When asked to teach programming lessons at school I immediately thought of how great it would be to teach young children to use Kotlin. Directly after that though the challenges popped up:
So I started to investigate by talking to other fathers and mothers who teach programming to children and by talking to their teachers. I've learned three important lessons from these talks.
So after careful considerations I have written down the following goals:
With these goals I quickly decided that I did not want to spend time teaching children a programming language. They first need to learn to read, let alone learn a
programming language. So there goes my Kotlin aspirations, but it also protected me from snakes, especially the poisonous Phyton.
The obvious "go to" would have been of course Scratch from MIT. Although the people from MIT did a great job in creating a platform for children to easily program in, the size of the platform makes it unusable for my purpose. Fortunately I got lucky here, a mother drew my attention to the Hour of Code from Disney, which was exactly what I was looking for. It reduced the amount of building blocks significantly and added a highly entertaining fun factor.
Now the only problem to solve is the attention span issue, which turned out te be either unsolvable or non-existent depending on the interest of the child in question.
This lesson I started with peanut butter and sandwiches. I converted myself to a basic sandwich making robot and the children could program me. Which resulted in a lot of fun and not many sandwiches, because the robot was not so bright. All the children had fun in writing short instructions for the robot (me) and I had more fun in following those instructions to the letter. The result was a hole in the lid of the peanut butter jar (you should first open the jar before you get the peanut butter), peanut butter on the bag containing the bread (you should get a sandwich out of the bag before you spread the peanut butter on your sandwich), etc. The good thing is all kids laughed at the silly mistakes the robot made.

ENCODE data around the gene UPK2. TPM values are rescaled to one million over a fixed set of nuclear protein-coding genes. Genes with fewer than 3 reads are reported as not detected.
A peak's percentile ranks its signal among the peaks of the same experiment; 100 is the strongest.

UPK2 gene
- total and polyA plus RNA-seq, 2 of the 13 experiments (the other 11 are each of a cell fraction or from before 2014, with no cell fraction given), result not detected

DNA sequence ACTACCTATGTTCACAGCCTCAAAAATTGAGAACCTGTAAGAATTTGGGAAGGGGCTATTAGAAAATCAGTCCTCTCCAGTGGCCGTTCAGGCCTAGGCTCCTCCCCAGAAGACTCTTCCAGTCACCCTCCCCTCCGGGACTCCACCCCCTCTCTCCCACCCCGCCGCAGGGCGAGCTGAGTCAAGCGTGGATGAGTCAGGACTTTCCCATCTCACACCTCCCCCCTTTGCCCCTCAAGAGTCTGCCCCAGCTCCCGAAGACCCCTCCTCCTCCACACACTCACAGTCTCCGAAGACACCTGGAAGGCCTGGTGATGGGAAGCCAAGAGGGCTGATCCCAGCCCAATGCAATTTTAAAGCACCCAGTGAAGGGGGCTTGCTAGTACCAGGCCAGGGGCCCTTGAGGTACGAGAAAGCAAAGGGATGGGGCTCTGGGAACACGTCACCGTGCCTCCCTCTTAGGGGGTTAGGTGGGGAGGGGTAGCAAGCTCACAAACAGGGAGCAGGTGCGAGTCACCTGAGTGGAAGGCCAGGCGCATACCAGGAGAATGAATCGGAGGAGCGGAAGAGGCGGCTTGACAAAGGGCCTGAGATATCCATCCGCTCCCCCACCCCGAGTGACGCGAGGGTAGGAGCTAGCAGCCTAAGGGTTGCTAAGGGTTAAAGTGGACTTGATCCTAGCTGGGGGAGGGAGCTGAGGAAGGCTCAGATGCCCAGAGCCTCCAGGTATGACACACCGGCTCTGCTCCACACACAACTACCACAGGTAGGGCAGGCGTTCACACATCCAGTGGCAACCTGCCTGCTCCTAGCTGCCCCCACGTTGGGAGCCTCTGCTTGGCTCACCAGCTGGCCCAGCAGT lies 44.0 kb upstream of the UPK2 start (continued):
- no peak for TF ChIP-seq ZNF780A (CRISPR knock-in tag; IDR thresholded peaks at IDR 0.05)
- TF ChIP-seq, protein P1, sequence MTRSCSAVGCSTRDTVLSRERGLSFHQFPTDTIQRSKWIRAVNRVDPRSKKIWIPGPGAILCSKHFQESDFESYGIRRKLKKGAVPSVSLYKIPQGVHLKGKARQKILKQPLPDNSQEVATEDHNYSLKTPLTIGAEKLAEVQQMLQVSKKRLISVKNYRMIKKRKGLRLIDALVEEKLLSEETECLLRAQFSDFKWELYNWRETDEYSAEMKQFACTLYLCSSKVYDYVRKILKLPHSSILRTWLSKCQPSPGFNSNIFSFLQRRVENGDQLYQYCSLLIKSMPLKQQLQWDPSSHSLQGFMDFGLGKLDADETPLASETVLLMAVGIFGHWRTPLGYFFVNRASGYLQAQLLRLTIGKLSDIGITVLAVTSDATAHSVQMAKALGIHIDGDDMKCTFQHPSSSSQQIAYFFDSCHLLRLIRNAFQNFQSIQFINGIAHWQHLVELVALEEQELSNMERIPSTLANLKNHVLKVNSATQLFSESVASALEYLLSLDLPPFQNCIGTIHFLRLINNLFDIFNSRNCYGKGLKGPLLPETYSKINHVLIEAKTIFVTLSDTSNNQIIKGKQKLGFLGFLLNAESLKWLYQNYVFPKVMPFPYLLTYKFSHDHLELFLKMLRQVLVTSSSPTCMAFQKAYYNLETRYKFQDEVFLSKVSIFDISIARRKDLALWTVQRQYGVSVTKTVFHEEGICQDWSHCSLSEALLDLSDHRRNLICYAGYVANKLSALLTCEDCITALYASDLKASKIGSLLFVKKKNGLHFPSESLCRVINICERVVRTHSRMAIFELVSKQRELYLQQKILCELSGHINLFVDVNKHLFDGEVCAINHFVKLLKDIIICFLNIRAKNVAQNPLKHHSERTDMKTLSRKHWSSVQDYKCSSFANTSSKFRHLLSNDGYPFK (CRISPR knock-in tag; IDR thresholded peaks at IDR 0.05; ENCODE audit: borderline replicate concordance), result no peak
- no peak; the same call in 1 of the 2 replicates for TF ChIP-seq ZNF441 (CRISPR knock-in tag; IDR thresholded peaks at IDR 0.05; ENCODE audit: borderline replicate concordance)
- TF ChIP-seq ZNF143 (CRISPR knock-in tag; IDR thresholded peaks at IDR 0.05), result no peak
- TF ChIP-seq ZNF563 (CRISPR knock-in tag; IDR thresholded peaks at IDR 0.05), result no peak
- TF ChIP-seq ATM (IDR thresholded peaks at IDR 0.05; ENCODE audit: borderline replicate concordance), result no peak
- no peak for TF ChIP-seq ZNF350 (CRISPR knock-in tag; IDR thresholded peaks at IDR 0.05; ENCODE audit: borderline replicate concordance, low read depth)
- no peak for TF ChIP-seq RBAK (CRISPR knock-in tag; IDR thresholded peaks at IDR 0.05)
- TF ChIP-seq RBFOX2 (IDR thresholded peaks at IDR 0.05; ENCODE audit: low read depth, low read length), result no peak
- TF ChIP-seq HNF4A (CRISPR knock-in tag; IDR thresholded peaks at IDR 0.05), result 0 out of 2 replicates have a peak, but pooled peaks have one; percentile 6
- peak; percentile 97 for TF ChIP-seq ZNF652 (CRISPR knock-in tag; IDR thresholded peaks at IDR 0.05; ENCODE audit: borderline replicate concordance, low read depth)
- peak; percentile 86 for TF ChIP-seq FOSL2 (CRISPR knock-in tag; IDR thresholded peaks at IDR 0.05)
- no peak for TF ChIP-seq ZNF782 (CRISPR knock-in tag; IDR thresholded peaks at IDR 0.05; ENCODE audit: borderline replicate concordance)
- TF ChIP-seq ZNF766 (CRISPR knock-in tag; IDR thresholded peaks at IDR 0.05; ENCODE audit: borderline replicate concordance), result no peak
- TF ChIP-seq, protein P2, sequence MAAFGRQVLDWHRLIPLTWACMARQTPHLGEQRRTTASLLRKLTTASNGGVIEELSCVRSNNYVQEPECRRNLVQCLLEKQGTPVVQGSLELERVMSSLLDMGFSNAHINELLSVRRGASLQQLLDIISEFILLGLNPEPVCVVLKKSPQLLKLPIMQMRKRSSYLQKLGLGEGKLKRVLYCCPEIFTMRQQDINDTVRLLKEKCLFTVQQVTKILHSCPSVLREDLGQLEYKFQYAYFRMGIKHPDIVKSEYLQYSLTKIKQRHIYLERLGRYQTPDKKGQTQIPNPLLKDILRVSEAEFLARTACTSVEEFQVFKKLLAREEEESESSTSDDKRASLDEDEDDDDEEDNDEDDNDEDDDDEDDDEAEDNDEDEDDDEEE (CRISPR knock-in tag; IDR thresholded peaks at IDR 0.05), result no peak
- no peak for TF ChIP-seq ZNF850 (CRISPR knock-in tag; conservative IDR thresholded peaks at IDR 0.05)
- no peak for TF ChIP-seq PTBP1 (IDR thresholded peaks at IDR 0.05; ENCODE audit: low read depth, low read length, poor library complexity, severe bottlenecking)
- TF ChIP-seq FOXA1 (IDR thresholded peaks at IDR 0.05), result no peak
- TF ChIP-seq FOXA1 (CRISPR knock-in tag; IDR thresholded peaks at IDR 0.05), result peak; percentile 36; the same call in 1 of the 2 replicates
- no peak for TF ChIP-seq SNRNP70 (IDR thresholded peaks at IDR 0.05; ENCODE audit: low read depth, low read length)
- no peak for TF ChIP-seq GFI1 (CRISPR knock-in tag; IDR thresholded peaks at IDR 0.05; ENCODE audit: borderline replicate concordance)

Second part of the lesson was a maze (chalked down on the floor) in which one child could program the other to reach the center. Luckily the children were a lot smarter than
the robot, otherwise the center would have been difficult to reach. So I increased the fun again, by having four children program one other child which had to do the first
thing he heard. Which resulted in a big mess in which the four started shouting contradictory instructions.
Again we had fun with making mistakes but also started to learn how to create small commands from a large path.
Now the "real" work started. We started with the Moana Hour of Code from Disney. The first task is to move Moana's boat two steps forward, but my first assignment was to send your boat in the wrong direction. This turned out to be quite a challenge, most children went directly for the finish spot. Luckily the exercises get more difficult quickly and even the more adept children made some mistakes. And learned from them. It started to become a standard response when children asked questions to ask them "What did you try?" and "What can you learn from that?".
Quickly in the Moana lessons the children run into the problem that their programs did not fit on their screen anymore (the small Chome book screens are very helpful here).
This enabled the second big goal: breaking down large problems into smaller problems. If you want to sail following a square pattern, you can program that step by step. Or by
programming the first leg and then repeat.
This quickly becomes a challenge during the Moana hour of code but it actually becomes an art during the next Hour of code with Anna and Elsa but that is lesson four. When the exercises got more difficult the best approach for the children was to try a solution for the first part. Check if this worked. If not improve, if it did continue. It almost became actual development with iteratively improving the product.
With the Hour of code with Anna and Elsa it is all about the repeat and identifying the right steps to repeat. And while practicing this the children create some nice images by moving Anna around the screen.
After Moana, Elsa and Anna the boys in the group were very happy to see the last hour of code from Disney: Star Wars Although this started with simple moving around the screen it quickly developed into an actual game which the child could play as reward after programming it correctly.
Although most kids did not finish this hour of code, it was very stimulating for them to see how they can create their own games with some simple programming tools.
In the end I can say we reached the following goals: